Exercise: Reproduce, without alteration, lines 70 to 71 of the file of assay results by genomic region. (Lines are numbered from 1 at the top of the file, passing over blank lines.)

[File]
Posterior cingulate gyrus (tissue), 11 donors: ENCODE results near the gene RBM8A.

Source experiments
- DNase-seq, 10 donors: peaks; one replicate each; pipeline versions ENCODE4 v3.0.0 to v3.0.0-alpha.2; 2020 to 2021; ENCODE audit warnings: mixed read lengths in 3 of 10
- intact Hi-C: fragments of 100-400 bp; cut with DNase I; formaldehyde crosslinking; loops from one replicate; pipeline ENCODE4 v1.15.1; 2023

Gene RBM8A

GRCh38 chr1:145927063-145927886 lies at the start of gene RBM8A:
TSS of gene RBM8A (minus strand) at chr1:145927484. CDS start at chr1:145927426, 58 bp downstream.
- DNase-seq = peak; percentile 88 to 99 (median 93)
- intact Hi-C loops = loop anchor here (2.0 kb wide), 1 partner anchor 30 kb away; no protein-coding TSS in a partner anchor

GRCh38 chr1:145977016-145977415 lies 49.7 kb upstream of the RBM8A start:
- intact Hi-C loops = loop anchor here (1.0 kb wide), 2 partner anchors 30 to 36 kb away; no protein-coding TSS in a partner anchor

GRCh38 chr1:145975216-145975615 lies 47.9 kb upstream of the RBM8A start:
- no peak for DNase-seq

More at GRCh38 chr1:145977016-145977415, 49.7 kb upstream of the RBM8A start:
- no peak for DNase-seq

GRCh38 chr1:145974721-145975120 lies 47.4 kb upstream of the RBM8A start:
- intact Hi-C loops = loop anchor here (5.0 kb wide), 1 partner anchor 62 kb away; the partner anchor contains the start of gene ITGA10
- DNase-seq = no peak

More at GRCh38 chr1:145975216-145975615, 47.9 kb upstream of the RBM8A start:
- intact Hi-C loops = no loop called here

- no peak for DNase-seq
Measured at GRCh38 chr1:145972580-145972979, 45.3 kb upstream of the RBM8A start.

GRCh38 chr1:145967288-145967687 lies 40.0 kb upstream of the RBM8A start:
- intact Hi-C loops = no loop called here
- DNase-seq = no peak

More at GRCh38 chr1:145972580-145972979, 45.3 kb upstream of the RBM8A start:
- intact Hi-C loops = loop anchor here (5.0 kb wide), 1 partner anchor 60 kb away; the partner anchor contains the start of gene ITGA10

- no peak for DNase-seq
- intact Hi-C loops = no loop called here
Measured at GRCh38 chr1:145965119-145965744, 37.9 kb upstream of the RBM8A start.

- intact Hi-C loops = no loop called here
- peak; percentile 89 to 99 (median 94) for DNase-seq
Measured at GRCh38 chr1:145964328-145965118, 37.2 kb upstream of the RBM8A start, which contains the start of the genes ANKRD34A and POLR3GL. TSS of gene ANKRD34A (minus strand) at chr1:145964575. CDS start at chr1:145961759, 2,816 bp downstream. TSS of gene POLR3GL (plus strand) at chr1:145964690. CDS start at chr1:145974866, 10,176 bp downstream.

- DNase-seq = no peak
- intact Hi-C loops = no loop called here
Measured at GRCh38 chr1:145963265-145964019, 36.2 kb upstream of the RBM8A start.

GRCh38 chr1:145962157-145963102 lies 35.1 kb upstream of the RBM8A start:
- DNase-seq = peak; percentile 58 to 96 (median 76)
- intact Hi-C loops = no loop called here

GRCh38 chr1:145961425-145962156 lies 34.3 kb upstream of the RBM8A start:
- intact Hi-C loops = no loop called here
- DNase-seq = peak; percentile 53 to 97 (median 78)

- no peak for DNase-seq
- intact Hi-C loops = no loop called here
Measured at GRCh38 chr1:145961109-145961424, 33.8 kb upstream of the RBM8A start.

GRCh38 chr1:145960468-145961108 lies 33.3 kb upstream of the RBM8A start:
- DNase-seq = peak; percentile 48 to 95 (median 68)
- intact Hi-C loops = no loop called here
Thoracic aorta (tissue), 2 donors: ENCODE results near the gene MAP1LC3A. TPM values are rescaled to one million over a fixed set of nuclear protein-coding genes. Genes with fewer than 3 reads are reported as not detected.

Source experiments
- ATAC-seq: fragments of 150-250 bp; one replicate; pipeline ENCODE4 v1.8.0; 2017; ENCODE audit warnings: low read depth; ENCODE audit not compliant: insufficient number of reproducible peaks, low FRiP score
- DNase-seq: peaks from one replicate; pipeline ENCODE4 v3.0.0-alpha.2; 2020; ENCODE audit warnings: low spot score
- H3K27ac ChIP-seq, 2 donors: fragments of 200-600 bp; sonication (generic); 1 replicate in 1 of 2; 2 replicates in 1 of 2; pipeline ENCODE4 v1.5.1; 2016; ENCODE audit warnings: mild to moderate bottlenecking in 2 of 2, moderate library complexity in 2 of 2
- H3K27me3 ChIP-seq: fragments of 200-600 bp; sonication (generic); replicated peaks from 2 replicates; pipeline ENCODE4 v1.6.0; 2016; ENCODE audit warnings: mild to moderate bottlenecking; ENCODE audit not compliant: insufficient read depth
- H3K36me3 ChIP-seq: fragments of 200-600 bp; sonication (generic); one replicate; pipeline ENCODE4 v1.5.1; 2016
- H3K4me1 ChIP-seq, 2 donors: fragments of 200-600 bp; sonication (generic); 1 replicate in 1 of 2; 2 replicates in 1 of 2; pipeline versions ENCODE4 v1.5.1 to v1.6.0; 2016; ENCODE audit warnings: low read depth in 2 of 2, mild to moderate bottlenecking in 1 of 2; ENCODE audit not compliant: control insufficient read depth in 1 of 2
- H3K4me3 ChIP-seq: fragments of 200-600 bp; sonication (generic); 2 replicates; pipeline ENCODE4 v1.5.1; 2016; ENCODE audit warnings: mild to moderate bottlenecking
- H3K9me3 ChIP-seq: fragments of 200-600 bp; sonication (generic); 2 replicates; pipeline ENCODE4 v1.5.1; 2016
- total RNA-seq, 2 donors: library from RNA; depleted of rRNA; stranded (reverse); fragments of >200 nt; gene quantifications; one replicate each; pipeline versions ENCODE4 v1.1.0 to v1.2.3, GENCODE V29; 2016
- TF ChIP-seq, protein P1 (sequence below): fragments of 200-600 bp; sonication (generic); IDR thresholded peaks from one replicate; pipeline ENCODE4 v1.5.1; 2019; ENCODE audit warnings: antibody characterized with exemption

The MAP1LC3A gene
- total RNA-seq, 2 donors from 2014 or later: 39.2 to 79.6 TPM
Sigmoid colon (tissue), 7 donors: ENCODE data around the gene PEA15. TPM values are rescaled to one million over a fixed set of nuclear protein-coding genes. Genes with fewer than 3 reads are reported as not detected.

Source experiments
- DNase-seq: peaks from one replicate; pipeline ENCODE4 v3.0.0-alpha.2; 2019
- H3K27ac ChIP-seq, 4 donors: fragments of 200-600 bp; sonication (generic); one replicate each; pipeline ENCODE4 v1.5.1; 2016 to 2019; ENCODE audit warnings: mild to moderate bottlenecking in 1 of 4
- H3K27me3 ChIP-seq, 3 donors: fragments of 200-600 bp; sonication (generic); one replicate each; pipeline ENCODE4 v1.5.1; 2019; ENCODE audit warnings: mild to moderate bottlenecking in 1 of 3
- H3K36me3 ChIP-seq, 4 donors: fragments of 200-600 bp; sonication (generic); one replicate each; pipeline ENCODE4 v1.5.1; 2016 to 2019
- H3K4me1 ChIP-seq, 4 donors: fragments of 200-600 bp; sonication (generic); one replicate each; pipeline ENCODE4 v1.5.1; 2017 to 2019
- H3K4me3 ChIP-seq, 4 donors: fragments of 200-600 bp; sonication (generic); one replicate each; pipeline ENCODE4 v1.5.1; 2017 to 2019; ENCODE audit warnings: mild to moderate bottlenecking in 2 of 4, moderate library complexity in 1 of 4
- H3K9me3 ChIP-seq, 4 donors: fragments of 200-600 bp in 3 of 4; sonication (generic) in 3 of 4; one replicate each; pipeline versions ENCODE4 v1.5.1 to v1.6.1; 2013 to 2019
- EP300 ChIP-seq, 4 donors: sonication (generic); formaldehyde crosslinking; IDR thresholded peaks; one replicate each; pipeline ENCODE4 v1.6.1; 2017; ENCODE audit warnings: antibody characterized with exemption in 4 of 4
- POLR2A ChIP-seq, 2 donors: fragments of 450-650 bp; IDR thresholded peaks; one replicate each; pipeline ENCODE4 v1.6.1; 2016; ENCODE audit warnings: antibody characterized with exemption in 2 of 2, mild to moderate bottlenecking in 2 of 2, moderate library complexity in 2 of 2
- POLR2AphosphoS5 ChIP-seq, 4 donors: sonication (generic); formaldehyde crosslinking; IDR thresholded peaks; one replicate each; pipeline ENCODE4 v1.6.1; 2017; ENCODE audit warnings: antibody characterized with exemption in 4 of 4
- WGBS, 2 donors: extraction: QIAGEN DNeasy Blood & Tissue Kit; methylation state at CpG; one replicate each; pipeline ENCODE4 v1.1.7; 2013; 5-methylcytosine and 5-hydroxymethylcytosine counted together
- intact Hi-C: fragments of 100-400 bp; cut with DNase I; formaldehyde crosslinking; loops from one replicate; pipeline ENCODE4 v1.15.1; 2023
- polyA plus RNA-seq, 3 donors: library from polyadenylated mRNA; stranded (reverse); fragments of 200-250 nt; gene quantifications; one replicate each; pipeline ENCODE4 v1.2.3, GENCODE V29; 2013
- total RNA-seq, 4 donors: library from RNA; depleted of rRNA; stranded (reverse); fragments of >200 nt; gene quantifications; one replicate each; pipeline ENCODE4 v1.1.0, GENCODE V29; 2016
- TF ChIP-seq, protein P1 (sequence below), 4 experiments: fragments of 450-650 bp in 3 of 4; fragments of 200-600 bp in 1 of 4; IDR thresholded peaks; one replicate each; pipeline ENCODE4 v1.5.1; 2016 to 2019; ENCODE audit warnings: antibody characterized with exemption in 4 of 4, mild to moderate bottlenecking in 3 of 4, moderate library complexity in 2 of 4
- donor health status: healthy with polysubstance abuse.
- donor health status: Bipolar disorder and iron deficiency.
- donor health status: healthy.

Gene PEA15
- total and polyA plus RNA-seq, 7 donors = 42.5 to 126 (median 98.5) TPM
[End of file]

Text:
- H3K4me3 ChIP-seq, 4 donors: fragments of 200-600 bp; sonication (generic); one replicate each; pipeline ENCODE4 v1.5.1; 2017 to 2019; ENCODE audit warnings: mild to moderate bottlenecking in 2 of 4, moderate library complexity in 1 of 4
- H3K9me3 ChIP-seq, 4 donors: fragments of 200-600 bp in 3 of 4; sonication (generic) in 3 of 4; one replicate each; pipeline versions ENCODE4 v1.5.1 to v1.6.1; 2013 to 2019